Of the thousand people in this challenge I have emailed or talked with probably a quarter of you in the last week.I was a little heart broken to hear how hard many of you are on yourselves. Where many of you see the failure to live up to an inspirational ideal, I see a person who should be praised because they are trying to move in a positive direction. 

If you are finding yourself being critical about your meditation practice, I'd encourage you to take a minute and think about how you'd talk about this with someone you loved. Would you be harsh and damning? Or would you be supportive and encouraging? 

May your practice be strong and your life go well. 

Warmly, 
Anthony A. Cernera, M.Ed. 
Founder & Meditation Instructor
New Leaf Mediation Project

Day 6: Problems and Solutions for Experienced Meditators

Good morning Anthony,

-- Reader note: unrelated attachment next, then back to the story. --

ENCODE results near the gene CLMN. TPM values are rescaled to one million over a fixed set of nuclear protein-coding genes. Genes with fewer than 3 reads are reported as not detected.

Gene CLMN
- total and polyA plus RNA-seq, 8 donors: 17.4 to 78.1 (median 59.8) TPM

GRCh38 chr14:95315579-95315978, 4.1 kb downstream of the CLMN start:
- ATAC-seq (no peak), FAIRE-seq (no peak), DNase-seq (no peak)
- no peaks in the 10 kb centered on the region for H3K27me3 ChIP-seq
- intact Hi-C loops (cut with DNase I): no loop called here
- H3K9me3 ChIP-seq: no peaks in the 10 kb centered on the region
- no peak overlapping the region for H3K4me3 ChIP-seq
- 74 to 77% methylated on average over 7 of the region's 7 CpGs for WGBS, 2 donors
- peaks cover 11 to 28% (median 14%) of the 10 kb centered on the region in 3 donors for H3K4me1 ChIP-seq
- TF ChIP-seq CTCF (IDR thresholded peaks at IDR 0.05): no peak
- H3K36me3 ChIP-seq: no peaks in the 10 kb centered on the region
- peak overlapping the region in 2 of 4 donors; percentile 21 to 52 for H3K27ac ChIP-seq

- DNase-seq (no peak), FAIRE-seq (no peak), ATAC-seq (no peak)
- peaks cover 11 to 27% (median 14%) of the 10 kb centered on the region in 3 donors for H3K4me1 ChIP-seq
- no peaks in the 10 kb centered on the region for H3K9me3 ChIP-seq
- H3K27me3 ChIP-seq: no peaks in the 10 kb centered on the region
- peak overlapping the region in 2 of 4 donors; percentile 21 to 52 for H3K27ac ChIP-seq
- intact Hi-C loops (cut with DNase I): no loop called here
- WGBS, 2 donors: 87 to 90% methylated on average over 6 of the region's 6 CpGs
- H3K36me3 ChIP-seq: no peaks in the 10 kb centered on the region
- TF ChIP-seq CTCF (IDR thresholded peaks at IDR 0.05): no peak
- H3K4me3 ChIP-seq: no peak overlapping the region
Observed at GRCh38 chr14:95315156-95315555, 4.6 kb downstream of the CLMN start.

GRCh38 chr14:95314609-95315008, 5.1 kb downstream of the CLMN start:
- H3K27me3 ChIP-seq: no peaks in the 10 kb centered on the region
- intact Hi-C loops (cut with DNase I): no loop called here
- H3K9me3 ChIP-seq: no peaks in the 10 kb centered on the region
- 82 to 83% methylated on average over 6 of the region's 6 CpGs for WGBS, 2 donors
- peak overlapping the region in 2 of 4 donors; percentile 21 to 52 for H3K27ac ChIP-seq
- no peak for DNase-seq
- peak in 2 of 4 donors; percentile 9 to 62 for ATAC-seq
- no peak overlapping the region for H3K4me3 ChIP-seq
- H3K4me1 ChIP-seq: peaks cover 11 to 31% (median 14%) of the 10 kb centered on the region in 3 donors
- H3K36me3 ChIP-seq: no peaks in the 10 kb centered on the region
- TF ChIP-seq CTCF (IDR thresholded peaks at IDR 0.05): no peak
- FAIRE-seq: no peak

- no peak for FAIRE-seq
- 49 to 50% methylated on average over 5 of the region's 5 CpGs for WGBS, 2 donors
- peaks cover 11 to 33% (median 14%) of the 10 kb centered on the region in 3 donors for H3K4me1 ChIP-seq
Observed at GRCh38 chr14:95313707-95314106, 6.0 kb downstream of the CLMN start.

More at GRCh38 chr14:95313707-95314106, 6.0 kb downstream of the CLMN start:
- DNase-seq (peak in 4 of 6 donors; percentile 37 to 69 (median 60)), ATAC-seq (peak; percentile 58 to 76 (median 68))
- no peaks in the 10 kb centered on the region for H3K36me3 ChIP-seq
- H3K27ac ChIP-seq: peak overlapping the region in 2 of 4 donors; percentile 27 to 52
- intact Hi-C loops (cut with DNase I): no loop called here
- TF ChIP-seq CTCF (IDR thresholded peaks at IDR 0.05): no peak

Quote for Today: “Above all, don't lie to yourself.” ~ Fyodor Dostoyevsky

Recommended Exercise: Meditate for 1, 3 or 5 minutes. Jump into the discussion group and let us know what challenges you've faced in your meditation practice and what solutions you are trying.  

Video Reflectionhttps://www.youtube.com/watch?v=xsJkUM1dCYU

Reflection: We had a great discussion led by our friend and New Leaf Meditation Instructor Chris last night. Our topic was challenges facing experienced meditators and what we're doing about it. Thank you everyone who participated, you certainly helped me! 

At one point Chris paraphrased a meditation instructor (whose name I can't remember!) as saying, "the only rule in meditation is to not lie to yourself." This basic level of self awareness will go along way to helping you understand the challenges facing you and your ability to try out some solutions. Here are a few themes that came up last night.